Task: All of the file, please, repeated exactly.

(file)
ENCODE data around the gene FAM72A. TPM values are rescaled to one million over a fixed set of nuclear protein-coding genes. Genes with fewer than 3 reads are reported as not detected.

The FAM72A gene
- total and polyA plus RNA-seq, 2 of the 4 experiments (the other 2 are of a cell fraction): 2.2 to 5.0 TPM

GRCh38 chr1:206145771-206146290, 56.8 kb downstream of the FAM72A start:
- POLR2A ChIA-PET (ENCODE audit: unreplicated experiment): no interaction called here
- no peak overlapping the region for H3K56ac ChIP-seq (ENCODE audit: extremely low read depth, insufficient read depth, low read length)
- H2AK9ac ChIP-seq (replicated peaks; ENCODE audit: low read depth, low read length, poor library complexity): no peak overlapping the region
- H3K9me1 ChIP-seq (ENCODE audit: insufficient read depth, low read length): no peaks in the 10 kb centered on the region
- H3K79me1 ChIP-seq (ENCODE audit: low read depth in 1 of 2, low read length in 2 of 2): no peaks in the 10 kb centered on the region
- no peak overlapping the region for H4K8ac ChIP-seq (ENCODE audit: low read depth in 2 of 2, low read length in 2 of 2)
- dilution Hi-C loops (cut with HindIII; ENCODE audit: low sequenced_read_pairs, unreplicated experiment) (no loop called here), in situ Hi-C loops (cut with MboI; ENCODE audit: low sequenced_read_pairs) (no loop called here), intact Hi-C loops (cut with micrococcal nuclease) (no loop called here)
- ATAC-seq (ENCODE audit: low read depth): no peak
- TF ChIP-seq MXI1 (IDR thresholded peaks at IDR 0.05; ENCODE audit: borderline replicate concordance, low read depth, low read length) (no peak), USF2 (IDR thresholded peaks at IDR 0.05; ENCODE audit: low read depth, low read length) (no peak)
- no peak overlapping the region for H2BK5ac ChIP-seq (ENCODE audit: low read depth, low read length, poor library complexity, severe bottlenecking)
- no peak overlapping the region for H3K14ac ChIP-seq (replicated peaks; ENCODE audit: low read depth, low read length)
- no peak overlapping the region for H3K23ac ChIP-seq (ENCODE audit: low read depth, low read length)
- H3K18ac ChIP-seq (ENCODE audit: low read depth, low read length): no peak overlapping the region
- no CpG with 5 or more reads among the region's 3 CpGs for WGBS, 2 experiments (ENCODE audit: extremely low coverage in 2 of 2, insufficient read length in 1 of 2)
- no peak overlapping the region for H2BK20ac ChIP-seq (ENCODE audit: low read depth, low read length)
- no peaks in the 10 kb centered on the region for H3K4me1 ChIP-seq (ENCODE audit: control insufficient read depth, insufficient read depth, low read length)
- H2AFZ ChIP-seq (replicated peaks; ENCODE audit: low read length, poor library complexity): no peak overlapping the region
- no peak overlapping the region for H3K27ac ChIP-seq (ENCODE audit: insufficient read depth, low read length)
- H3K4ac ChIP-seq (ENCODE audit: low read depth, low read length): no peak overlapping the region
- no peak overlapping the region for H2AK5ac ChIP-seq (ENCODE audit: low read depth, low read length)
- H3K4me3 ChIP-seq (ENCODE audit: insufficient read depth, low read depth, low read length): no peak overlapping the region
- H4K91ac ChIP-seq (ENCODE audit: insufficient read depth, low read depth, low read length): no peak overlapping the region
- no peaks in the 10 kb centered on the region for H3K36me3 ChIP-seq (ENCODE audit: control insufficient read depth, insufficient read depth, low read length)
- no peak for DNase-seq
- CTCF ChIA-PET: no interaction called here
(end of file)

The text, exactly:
ENCODE data around the gene FAM72A. TPM values are rescaled to one million over a fixed set of nuclear protein-coding genes. Genes with fewer than 3 reads are reported as not detected.

The FAM72A gene
- total and polyA plus RNA-seq, 2 of the 4 experiments (the other 2 are of a cell fraction): 2.2 to 5.0 TPM

GRCh38 chr1:206145771-206146290, 56.8 kb downstream of the FAM72A start:
- POLR2A ChIA-PET (ENCODE audit: unreplicated experiment): no interaction called here
- no peak overlapping the region for H3K56ac ChIP-seq (ENCODE audit: extremely low read depth, insufficient read depth, low read length)
- H2AK9ac ChIP-seq (replicated peaks; ENCODE audit: low read depth, low read length, poor library complexity): no peak overlapping the region
- H3K9me1 ChIP-seq (ENCODE audit: insufficient read depth, low read length): no peaks in the 10 kb centered on the region
- H3K79me1 ChIP-seq (ENCODE audit: low read depth in 1 of 2, low read length in 2 of 2): no peaks in the 10 kb centered on the region
- no peak overlapping the region for H4K8ac ChIP-seq (ENCODE audit: low read depth in 2 of 2, low read length in 2 of 2)
- dilution Hi-C loops (cut with HindIII; ENCODE audit: low sequenced_read_pairs, unreplicated experiment) (no loop called here), in situ Hi-C loops (cut with MboI; ENCODE audit: low sequenced_read_pairs) (no loop called here), intact Hi-C loops (cut with micrococcal nuclease) (no loop called here)
- ATAC-seq (ENCODE audit: low read depth): no peak
- TF ChIP-seq MXI1 (IDR thresholded peaks at IDR 0.05; ENCODE audit: borderline replicate concordance, low read depth, low read length) (no peak), USF2 (IDR thresholded peaks at IDR 0.05; ENCODE audit: low read depth, low read length) (no peak)
- no peak overlapping the region for H2BK5ac ChIP-seq (ENCODE audit: low read depth, low read length, poor library complexity, severe bottlenecking)
- no peak overlapping the region for H3K14ac ChIP-seq (replicated peaks; ENCODE audit: low read depth, low read length)
- no peak overlapping the region for H3K23ac ChIP-seq (ENCODE audit: low read depth, low read length)
- H3K18ac ChIP-seq (ENCODE audit: low read depth, low read length): no peak overlapping the region
- no CpG with 5 or more reads among the region's 3 CpGs for WGBS, 2 experiments (ENCODE audit: extremely low coverage in 2 of 2, insufficient read length in 1 of 2)
- no peak overlapping the region for H2BK20ac ChIP-seq (ENCODE audit: low read depth, low read length)
- no peaks in the 10 kb centered on the region for H3K4me1 ChIP-seq (ENCODE audit: control insufficient read depth, insufficient read depth, low read length)
- H2AFZ ChIP-seq (replicated peaks; ENCODE audit: low read length, poor library complexity): no peak overlapping the region
- no peak overlapping the region for H3K27ac ChIP-seq (ENCODE audit: insufficient read depth, low read length)
- H3K4ac ChIP-seq (ENCODE audit: low read depth, low read length): no peak overlapping the region
- no peak overlapping the region for H2AK5ac ChIP-seq (ENCODE audit: low read depth, low read length)
- H3K4me3 ChIP-seq (ENCODE audit: insufficient read depth, low read depth, low read length): no peak overlapping the region
- H4K91ac ChIP-seq (ENCODE audit: insufficient read depth, low read depth, low read length): no peak overlapping the region
- no peaks in the 10 kb centered on the region for H3K36me3 ChIP-seq (ENCODE audit: control insufficient read depth, insufficient read depth, low read length)
- no peak for DNase-seq
- CTCF ChIA-PET: no interaction called here